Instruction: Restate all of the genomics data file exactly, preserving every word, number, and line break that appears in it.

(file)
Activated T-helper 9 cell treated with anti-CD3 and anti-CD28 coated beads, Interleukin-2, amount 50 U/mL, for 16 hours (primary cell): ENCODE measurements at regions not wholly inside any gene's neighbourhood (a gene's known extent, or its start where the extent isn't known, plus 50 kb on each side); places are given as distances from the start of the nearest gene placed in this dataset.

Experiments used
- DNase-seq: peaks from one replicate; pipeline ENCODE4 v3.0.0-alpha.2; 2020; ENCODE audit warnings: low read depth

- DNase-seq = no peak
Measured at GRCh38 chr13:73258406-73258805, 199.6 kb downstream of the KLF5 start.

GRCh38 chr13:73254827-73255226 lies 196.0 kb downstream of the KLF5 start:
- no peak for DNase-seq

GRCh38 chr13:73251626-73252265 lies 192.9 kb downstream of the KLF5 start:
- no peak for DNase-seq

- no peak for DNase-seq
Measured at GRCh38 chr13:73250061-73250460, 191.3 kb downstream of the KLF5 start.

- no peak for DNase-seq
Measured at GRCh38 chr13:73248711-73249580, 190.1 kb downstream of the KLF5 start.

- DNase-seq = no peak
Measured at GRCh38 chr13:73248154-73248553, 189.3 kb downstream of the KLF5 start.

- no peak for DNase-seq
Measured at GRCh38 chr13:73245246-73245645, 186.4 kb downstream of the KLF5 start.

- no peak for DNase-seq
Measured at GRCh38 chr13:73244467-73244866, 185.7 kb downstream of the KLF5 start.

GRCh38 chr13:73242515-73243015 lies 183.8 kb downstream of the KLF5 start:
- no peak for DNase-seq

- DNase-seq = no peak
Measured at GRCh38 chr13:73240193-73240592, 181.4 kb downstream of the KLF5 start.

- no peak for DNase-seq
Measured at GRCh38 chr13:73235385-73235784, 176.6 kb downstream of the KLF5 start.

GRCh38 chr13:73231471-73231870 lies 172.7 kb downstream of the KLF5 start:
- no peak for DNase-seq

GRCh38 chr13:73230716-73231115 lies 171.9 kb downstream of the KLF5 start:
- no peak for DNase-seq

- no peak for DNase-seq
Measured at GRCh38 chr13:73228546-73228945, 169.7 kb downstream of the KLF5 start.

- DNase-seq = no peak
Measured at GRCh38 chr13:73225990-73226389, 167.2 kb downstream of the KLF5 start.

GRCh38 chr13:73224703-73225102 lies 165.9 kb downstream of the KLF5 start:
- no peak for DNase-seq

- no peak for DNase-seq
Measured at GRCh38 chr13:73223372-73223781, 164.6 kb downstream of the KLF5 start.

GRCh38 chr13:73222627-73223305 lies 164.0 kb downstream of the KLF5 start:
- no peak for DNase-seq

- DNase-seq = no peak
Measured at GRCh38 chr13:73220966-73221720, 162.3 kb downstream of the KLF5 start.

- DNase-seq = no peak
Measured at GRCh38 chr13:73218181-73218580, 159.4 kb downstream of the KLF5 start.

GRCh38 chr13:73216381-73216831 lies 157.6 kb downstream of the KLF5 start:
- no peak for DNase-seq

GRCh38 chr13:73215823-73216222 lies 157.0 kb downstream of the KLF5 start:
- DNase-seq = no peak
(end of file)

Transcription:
Activated T-helper 9 cell treated with anti-CD3 and anti-CD28 coated beads, Interleukin-2, amount 50 U/mL, for 16 hours (primary cell): ENCODE measurements at regions not wholly inside any gene's neighbourhood (a gene's known extent, or its start where the extent isn't known, plus 50 kb on each side); places are given as distances from the start of the nearest gene placed in this dataset.

Experiments used
- DNase-seq: peaks from one replicate; pipeline ENCODE4 v3.0.0-alpha.2; 2020; ENCODE audit warnings: low read depth

- DNase-seq = no peak
Measured at GRCh38 chr13:73258406-73258805, 199.6 kb downstream of the KLF5 start.

GRCh38 chr13:73254827-73255226 lies 196.0 kb downstream of the KLF5 start:
- no peak for DNase-seq

GRCh38 chr13:73251626-73252265 lies 192.9 kb downstream of the KLF5 start:
- no peak for DNase-seq

- no peak for DNase-seq
Measured at GRCh38 chr13:73250061-73250460, 191.3 kb downstream of the KLF5 start.

- no peak for DNase-seq
Measured at GRCh38 chr13:73248711-73249580, 190.1 kb downstream of the KLF5 start.

- DNase-seq = no peak
Measured at GRCh38 chr13:73248154-73248553, 189.3 kb downstream of the KLF5 start.

- no peak for DNase-seq
Measured at GRCh38 chr13:73245246-73245645, 186.4 kb downstream of the KLF5 start.

- no peak for DNase-seq
Measured at GRCh38 chr13:73244467-73244866, 185.7 kb downstream of the KLF5 start.

GRCh38 chr13:73242515-73243015 lies 183.8 kb downstream of the KLF5 start:
- no peak for DNase-seq

- DNase-seq = no peak
Measured at GRCh38 chr13:73240193-73240592, 181.4 kb downstream of the KLF5 start.

- no peak for DNase-seq
Measured at GRCh38 chr13:73235385-73235784, 176.6 kb downstream of the KLF5 start.

GRCh38 chr13:73231471-73231870 lies 172.7 kb downstream of the KLF5 start:
- no peak for DNase-seq

GRCh38 chr13:73230716-73231115 lies 171.9 kb downstream of the KLF5 start:
- no peak for DNase-seq

- no peak for DNase-seq
Measured at GRCh38 chr13:73228546-73228945, 169.7 kb downstream of the KLF5 start.

- DNase-seq = no peak
Measured at GRCh38 chr13:73225990-73226389, 167.2 kb downstream of the KLF5 start.

GRCh38 chr13:73224703-73225102 lies 165.9 kb downstream of the KLF5 start:
- no peak for DNase-seq

- no peak for DNase-seq
Measured at GRCh38 chr13:73223372-73223781, 164.6 kb downstream of the KLF5 start.

GRCh38 chr13:73222627-73223305 lies 164.0 kb downstream of the KLF5 start:
- no peak for DNase-seq

- DNase-seq = no peak
Measured at GRCh38 chr13:73220966-73221720, 162.3 kb downstream of the KLF5 start.

- DNase-seq = no peak
Measured at GRCh38 chr13:73218181-73218580, 159.4 kb downstream of the KLF5 start.

GRCh38 chr13:73216381-73216831 lies 157.6 kb downstream of the KLF5 start:
- no peak for DNase-seq

GRCh38 chr13:73215823-73216222 lies 157.0 kb downstream of the KLF5 start:
- DNase-seq = no peak